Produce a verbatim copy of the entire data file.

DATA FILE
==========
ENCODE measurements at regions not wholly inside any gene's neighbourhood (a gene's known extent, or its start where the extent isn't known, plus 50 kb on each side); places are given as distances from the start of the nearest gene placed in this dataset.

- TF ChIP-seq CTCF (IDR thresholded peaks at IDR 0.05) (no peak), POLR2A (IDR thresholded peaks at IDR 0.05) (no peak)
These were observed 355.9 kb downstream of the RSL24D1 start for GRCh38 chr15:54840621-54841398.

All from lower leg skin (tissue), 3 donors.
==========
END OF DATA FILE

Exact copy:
ENCODE measurements at regions not wholly inside any gene's neighbourhood (a gene's known extent, or its start where the extent isn't known, plus 50 kb on each side); places are given as distances from the start of the nearest gene placed in this dataset.

- TF ChIP-seq CTCF (IDR thresholded peaks at IDR 0.05) (no peak), POLR2A (IDR thresholded peaks at IDR 0.05) (no peak)
These were observed 355.9 kb downstream of the RSL24D1 start for GRCh38 chr15:54840621-54841398.

All from lower leg skin (tissue), 3 donors.